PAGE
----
This recent article from Radiology reports the use of an 80% reduced dose CT protocol for assessing moderate to high risk patients for ureteral stones in an ED environment.
Reduced dose CT was correct for stone versus no stone in 100% of 108 patients. Dose reduction was achieved by lowering both the mAs and the kVp and adding iterative reconstruction.
Using model-based iterative reconstruction, CT colonography can be a very low radiation dose method of screening. This article applauds the United States Preventive Services Task Force (USPSTF) approval, cited as a “big win for patients.”
This article illustrates how iterative reconstruction can be used to markedly lower CT radiation dose without significant impact on diagnostic content in CT exams.
For patients with Crohn’s disease who likely will have multiple CT exams over time, lowering dose is especially important.
Study concludes that ultralow-dose CT may substitute for standard-dose CT in some COPD patients
There are at least three different generations of iterative reconstruction, all of which enable substantial CT dose reductions without compromise of diagnostic power. While earlier versions of IR yielded 30% dose reductions, those with model-based IR or some blend thereof can result in 50-80% patient radiation dose reductions – with even better spatial and low contrast resolution. Access the full article on this study.
As this article demonstrates, iterative reconstruction is a very powerful way to reduce dose without impacting diagnostic ability. Key points of the authors include, “To reduce patient and operator radiation dose involves optimization of medical imaging equipment and best control of the equipment by the operator. … The results of our study confirm in a large patient number reflecting the routine clinical setting that the image noise reduction technology allows a significant reduction in radiation dose. … The substantially lower radiation dosage achieved in a routine clinical setting with the image noise reduction technique, provide further evidence of the substantial impact of the new technology. They indicate potential reduction in radiation dosage in invasive and interventional cardiology with more diffusion of newer radiation technology in clinical practice.”
All iterative reconstruction techniques powerfully reduce CT radiation dose in the 40-80% range – without compromising diagnostic power. And they all continue to be refined and to evolve, as this article illustrates. While the “look” of CT images may change from the noise removal, the diagnostic power is not compromised despite the substantial dose reduction. As radiologists, working with change is our future. The old days of nothing but filtered back projection are in our history but not in our future.
This article provides another neat bit of knowledge to consider when looking for lowest dose – though this is multi-factorial.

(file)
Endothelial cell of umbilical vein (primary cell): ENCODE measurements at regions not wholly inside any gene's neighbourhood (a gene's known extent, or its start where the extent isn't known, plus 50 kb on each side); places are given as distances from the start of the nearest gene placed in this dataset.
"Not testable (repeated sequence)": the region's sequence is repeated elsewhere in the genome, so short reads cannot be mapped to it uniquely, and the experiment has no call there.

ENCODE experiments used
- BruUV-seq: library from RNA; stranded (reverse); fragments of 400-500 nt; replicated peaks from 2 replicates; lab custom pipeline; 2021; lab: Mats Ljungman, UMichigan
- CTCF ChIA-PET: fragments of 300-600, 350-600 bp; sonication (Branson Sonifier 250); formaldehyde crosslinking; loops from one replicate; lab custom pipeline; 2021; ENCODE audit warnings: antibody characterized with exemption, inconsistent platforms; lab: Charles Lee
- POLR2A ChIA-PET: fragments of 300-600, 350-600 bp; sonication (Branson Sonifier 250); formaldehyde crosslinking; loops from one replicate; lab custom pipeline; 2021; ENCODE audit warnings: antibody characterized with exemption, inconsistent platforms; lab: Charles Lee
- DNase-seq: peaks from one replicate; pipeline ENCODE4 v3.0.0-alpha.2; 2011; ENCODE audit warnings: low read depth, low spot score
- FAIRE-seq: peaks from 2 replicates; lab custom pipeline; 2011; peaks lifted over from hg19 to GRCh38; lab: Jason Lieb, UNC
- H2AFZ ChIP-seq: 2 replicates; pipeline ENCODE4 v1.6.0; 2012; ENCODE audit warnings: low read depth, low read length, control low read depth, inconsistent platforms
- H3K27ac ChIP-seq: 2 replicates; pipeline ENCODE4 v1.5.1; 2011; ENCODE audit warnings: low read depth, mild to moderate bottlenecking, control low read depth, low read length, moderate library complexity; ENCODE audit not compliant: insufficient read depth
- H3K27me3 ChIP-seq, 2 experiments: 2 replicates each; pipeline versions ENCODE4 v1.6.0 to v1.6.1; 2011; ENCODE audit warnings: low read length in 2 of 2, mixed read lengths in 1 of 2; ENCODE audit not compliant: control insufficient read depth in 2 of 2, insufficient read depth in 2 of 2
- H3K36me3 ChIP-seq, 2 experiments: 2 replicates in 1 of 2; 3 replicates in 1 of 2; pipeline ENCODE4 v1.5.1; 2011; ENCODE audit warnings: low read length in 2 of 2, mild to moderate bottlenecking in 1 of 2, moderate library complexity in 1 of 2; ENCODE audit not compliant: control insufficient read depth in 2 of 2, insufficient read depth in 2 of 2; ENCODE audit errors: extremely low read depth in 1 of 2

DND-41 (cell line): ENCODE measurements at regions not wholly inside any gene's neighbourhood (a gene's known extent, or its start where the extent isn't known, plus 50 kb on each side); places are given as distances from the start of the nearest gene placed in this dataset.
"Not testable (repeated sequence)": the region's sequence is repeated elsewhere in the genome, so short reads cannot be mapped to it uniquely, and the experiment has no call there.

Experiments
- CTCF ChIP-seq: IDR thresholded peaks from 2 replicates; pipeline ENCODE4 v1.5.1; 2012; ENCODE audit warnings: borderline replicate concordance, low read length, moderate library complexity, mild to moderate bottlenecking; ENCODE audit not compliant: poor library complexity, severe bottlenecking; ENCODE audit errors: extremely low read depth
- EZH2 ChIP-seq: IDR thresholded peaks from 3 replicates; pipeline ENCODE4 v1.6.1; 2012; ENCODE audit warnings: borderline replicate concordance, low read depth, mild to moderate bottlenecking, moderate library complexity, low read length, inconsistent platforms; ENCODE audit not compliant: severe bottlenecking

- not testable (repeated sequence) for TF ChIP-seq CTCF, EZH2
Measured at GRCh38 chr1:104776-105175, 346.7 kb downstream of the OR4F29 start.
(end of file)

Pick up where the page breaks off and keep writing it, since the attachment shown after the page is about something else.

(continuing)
“Rate of backboard use during CT examinations of the chest–abdomen–pelvis performed in the ED from 1 January 2010 to 31 December 2012 (n=1532). Note the dramatic drop in backboard use in 2011 after multidisciplinary implementation of a policy for prompt removal of patients from backboards using primary clinical survey rather than waiting for a CT examination.”
Guest blog by Kalpana M. Kanal, PhD, Director of Diagnostic Physics Section and Professor in the Department of Radiology at University of Washington
In a recent article published online1, the authors state in their introduction that radiation dose risk is cumulative and an increasing number of patients are undergoing multiple follow-up procedures at regular intervals. Is cumulative dose of concern in patients who have repeated scans? The jury is still out on this question. There is support for tracking cumulative dose2 as well as thought that cumulative dose should not be given any importance when making decisions about individual patients3, 4.
Radiation risk is based on the linear no-threshold model which states that all radiation exposure carries some risk but these need to be weighed against the benefits of the radiation exposure. This linear relationship implies that irrespective of which CT scan a patient is receiving, the absolute risk is the same. There is no increase in sensitivity from the increasing dose received from repeated CT scans, only an accumulation of probability. The linear no-threshold model would break down and not make any sense if there was an increase in sensitivity from repeated scans.
Consider the analogy of driving to work every day which has a risk of a fatal automobile accident associated with it. We do not keep track of the number of times we have driven in the past and its influence on whether we drive tomorrow or not. Similarly, as far as medical decisions are concerned, cumulative dose should not play a factor in deciding if a CT scan should be ordered or not. The benefit of getting the CT may far outweigh the risks. Also, individual risks are hard to quantify as all our risk models are based on large population data.